Sunday, January 25, 2015

Much about mulch: spontaneous combustion

Out of control mulch fire in Helotes, Texas (February 2007)
Mulch, stored in huge piles 10 to 20 feet deep, has been known to build up enough heat from internal decomposition to start a fire. Near the tiny Texas town of Helotes, a huge mulch fire burned for three months before it died out in March 2007.

     Spontaneous combustion occurs when a substance generates enough heat to ignite without an outside source. The fire triangle consists of heat, fuel, and oxygen. Ignition of fire requires not only a combustible material but also oxygen, generally from air, and usually an energy source to provide ignition, although certain materials other than mulch can also spontaneously ignite. Once combustion has begun in a mulch pile, the smoldering fire can become deep-seated and spread rapidly. The larger and taller the mulch pile, the greater the fire hazard and the more difficult a fire in such a pile will be to control.

Large piles of mulch can result in combustion. Weight of mulch compacts mulch at the 
center and can cause pile to ignite. Massachusetts State law requires piles be 
25 feet from other piles. Companies that store or manufacture more than 300 cubic yards
must obtain permit from municipal fire department.

Combustion and fires can occur even in frigid conditions.
Fires burned for almost a week at a Macedonia, Ohio, landscape business.
Highlight photo to read news article.

From the Massachusetts Department of Fire Services laws:
Storage and Manufacturing of Mulch - The revised regulation has safety requirements for those who store or manufacture mulch. It limits the size of mulch piles and requires a distance of 30-feet between piles and 25-feet from the lot line. Large piles of mulch can easily spontaneously combust with all the heat they generate. The distance between piles prevents a fire in one from easily spreading to another or to a building.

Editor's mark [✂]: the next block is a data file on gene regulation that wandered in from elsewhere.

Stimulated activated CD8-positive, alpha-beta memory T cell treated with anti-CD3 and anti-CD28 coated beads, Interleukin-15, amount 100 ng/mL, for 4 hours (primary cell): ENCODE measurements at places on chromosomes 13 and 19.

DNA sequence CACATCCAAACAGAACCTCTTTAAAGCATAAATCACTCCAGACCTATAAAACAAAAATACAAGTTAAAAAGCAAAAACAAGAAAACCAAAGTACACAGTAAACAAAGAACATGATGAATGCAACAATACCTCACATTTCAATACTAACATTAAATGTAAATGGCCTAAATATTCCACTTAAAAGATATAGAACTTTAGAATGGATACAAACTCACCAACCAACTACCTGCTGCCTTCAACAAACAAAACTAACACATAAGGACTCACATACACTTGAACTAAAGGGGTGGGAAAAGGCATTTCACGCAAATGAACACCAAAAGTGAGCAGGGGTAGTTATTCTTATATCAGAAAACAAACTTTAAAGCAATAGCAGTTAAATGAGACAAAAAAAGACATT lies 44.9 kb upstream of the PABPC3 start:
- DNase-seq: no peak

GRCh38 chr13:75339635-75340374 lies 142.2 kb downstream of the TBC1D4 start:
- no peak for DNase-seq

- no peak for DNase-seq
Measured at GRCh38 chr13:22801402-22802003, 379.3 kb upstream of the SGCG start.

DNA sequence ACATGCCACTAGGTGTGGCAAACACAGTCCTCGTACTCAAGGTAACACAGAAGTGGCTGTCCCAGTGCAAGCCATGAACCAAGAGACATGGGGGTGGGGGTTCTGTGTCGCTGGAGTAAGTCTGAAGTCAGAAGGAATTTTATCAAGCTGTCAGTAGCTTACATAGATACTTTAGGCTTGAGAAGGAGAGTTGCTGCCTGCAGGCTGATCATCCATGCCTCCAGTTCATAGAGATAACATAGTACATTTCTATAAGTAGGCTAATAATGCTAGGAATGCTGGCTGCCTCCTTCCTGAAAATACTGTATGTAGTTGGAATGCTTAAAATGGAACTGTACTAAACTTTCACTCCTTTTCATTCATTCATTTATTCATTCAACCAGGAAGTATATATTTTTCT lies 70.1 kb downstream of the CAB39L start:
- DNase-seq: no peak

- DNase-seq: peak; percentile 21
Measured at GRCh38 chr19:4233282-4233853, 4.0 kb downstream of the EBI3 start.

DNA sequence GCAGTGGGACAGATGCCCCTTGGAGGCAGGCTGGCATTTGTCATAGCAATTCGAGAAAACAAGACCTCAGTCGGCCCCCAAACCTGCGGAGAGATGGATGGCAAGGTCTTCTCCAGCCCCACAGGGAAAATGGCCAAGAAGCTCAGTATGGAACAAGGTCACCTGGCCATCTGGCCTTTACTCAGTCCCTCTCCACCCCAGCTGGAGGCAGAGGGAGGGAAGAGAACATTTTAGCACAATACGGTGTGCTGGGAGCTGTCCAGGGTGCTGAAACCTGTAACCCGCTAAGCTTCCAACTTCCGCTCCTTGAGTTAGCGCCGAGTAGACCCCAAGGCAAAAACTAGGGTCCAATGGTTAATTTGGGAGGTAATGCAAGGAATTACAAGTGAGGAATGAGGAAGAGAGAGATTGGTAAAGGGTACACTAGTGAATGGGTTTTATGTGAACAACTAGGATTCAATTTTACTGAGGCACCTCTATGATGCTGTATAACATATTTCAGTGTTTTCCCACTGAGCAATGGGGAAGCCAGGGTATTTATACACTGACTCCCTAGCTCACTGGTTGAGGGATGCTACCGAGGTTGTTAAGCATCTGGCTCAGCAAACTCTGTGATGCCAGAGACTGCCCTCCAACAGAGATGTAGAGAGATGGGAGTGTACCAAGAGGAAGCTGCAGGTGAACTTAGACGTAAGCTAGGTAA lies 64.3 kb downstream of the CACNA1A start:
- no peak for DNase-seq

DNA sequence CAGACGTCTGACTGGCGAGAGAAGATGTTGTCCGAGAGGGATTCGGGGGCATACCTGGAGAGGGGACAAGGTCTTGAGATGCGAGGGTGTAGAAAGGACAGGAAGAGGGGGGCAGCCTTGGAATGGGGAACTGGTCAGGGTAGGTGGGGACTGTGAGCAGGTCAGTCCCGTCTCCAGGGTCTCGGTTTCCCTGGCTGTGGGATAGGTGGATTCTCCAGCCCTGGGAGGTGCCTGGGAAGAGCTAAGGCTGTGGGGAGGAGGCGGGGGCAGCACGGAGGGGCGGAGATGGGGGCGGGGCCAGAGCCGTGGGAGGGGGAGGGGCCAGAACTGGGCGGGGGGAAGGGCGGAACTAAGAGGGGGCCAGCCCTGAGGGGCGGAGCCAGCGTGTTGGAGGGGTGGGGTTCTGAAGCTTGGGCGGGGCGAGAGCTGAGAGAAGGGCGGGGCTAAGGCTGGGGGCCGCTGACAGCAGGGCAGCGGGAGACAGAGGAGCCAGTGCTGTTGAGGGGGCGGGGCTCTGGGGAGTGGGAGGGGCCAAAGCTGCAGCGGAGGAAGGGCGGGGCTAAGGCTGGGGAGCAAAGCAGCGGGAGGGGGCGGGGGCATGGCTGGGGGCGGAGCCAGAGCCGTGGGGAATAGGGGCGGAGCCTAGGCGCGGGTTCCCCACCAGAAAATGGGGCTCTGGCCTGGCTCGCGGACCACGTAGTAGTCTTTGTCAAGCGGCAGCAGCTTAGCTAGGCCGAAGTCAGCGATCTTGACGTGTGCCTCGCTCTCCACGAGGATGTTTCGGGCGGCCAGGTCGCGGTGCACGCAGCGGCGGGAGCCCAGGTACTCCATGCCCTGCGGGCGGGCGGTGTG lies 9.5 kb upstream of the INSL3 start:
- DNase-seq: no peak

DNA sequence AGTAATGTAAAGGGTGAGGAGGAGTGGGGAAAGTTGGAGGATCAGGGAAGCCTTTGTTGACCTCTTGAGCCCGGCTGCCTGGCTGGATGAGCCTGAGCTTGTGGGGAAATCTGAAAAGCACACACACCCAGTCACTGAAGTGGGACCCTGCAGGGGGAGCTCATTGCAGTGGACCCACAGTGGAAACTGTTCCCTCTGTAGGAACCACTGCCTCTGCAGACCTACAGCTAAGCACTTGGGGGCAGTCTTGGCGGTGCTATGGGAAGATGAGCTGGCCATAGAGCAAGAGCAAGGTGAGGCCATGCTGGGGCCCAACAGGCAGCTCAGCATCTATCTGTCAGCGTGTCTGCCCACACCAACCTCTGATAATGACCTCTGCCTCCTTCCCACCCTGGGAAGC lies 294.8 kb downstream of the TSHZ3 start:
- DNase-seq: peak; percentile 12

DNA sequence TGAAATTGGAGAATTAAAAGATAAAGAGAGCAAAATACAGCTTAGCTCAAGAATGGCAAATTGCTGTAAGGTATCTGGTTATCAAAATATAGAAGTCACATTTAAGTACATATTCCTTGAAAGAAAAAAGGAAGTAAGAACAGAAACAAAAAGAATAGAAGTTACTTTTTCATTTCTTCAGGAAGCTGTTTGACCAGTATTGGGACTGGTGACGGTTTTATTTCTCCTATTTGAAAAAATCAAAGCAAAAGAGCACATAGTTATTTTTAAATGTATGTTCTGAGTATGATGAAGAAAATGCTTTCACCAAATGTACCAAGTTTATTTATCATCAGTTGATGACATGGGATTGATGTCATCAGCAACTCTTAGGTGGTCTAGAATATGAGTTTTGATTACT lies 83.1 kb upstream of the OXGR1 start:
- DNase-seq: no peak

Permits Required to Store 300+ Cubic Yards of Mulch - Permits are required from the fire department wherever more than 300 cubic yards of mulch is produced or stored.

Firefighters battled a mulch fire at J.D. Raymond Transportation, a Peabody (MA) mulch yard, 
in 2010.  The fire followed a 2008 mulch fire at an apartment complex that caused $6.7 million
in damage. The new state regulations also cover mulch storage and manufacturing.
Watch video from another state
Will there be a day when Framingham 
may have to put up signs such as this??

Highlight photo to go to related article.

Mulch piles appear to be smoldering at Landscape Depot. Of particular concern is the intensity
of a mulch fire heating the soil below and igniting the coal tar. Property sits on a vast 
peat bog that, if ignited, can continue to burn for decades. 
(photo taken September 30, 2014)